Things have no inherent qualities: they simply are. Whatever you perceive is a reflection of your own feelings. Therefore if you see something as imperfect, look for the imperfection within your mind: it is some desire or fear you are holding on to, such as wanting approval or fearing disapproval, wanting control or fearing a lack of control, wanting superiority or fearing inferiority. Use your reaction to identify and let go of the desire or fear that caused you to judge something out in the world. (See the post Practicing Acceptance.)
I saw that the source of all this energy, of all intelligence, was basically harmonious, and that harmony was the law of the universe. – Lester Levenson (2001)
Cat Stevens: “Moonshadow”
A final word
The world is a university and karma is our teacher. Your life span was determined before you were born, so don’t be on guard against death. You need to see yourself as a student and view all events as lessons that were planned just for you. Never attempt to change anyone, but instead be grateful for those who have volunteered to play a role in your simulation—especially the outstanding villains out there!
The purpose of life and living is to make us realize the real wondrous and unlimited being that we are, that we have turned away from this infinity, and that we must now return home to that abode that was always awaiting us, always beckoning us to come back home. – Lester Levenson (Purpose)
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Every man is where he is by the law of his being; [his] thoughts have brought him there, and in the arrangement of his life there is no element of chance, but all is the result of a law which cannot err. As a progressive and evolving being, man is where he is that he may learn [in order] that he may grow; and as he learns the spiritual lesson which any circumstance contains for him, it passes away and gives place to other circumstances. – James Allen (“As a Man Thinketh”; 1903)
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If the soul were able to know God wholly as the angels do, she would never have entered the body. If she could know God without the world the world would not have been made for her sake. The world was created on her account for training . . . Meister Eckhart (Walshe, Sermon Fifty-Two)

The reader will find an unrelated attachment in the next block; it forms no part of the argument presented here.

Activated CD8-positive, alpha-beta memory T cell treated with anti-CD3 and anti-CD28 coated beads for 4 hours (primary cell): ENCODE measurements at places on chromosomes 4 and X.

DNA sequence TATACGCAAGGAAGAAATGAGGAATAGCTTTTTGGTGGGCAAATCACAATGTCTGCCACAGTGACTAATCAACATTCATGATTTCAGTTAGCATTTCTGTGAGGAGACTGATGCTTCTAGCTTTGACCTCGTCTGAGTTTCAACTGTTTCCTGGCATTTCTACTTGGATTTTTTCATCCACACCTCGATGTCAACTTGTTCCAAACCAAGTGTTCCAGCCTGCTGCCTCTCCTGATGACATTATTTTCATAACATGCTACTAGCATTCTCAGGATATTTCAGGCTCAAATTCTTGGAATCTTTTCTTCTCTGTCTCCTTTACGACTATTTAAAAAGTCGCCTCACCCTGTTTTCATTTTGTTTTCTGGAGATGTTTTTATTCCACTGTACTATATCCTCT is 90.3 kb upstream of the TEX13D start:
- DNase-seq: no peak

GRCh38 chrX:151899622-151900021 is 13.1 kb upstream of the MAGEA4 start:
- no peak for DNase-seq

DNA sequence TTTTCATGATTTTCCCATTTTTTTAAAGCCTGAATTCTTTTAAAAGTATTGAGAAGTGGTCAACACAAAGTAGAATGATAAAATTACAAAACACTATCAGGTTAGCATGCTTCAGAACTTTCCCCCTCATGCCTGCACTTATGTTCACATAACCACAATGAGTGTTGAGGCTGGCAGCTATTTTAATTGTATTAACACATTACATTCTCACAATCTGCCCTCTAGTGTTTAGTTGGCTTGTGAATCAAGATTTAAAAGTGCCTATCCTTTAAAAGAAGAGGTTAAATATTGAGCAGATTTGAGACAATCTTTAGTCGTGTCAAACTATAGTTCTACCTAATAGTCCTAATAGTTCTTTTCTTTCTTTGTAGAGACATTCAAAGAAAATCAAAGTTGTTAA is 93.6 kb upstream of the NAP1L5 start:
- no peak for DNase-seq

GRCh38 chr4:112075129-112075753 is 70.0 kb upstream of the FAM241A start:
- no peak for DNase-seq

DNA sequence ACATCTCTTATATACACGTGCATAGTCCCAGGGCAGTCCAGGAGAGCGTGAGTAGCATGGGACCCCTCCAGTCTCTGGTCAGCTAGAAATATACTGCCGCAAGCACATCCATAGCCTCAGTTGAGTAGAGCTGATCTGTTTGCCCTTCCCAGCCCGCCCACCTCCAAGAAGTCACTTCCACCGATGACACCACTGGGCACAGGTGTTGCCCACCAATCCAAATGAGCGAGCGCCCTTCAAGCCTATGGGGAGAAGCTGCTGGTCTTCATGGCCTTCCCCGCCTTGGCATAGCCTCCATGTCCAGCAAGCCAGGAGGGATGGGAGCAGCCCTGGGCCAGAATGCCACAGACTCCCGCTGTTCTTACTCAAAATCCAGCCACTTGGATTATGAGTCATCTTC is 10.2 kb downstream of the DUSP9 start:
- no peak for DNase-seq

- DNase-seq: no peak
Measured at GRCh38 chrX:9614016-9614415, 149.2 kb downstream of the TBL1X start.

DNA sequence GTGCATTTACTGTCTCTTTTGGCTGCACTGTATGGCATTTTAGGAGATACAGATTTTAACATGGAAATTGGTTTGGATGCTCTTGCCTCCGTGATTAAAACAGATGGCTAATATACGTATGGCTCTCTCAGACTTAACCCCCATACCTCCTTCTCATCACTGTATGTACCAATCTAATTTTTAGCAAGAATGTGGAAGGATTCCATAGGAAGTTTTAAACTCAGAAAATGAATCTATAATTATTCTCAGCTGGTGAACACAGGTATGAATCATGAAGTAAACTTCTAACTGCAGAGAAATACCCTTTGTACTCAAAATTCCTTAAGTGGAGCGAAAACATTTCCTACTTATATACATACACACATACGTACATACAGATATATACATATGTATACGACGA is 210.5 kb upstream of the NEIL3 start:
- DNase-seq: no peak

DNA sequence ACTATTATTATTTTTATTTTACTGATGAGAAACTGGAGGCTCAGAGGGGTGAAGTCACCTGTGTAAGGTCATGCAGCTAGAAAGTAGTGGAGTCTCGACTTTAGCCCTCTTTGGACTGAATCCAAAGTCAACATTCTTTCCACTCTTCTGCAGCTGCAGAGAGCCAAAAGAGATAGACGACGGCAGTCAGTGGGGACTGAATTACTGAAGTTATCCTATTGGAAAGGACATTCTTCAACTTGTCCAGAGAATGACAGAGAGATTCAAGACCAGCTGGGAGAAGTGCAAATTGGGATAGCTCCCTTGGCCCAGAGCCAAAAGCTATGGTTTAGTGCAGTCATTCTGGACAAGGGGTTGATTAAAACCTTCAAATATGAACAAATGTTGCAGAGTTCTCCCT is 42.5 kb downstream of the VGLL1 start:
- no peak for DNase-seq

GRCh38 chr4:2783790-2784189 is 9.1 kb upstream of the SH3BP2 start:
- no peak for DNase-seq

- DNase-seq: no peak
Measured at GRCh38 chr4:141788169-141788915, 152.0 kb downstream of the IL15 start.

[End of Eleven Practices]
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PRACTICAL METHODS THAT MAY BE USED DAILY
Square all with love.
Accept full responsibility for whatever happens to you. Your thinking is the cause, what happens is the effect.
Keep your focus on the real, which is changeless.
Attain the desireless state.
Attain the place where no one and no thing can disturb you.
Be a witness; be not the doer.
Consciousness is perfect, and when one sees that, one only sees perfection.
Do not try to correct a problem. Behold the real perfection underlying everything.
There’s nothing out there but your consciousness.
Only that which is within can be seen without. When we see imperfection without, we should look within.
See your Self in everyone and everything.
Develop a constant feeling of gratitude.
Grant others their beingness.
Daily, let go of the ego.
Take no thought for the ego, only for your Self.
Let the ego go its way and know that it is not the real you, your Self. Just keep knowing that you are not it. Eventually, it not being recognized, it will recede!
Practice loving those who oppose you; be grateful to them for providing you with an opportunity for growth.
Reactions or disturbing thoughts are gifts. Seize them as opportunities for growth by seeking their source and letting go of more of the ego.
Introspection brings up the subconscious and makes it conscious, allowing us to change it.
Focus on the positive, eliminate the negative.
We are here and now a fully realized being telling ourselves that we are not, saying, “I need this,” “I need that,” “I am limited by this,” “I am limited by that.” All we need to do is to stop feeling that we are limited and start being the unlimited Being that we really are. (1998)
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Dwoskin, Hale and Levenson, Lester (2001). Happiness is Free. Sedona, Arizona: Sedona Training Associates.
Levenson, Lester (1998). The Ultimate Truth. Sherman Oaks, California: Lawrence Crane Enterprises, Inc. (https://www.scribd.com/doc/17260101/Lester-Levenson-Ultimate-Truth-Part-1-2-3-52-Pages)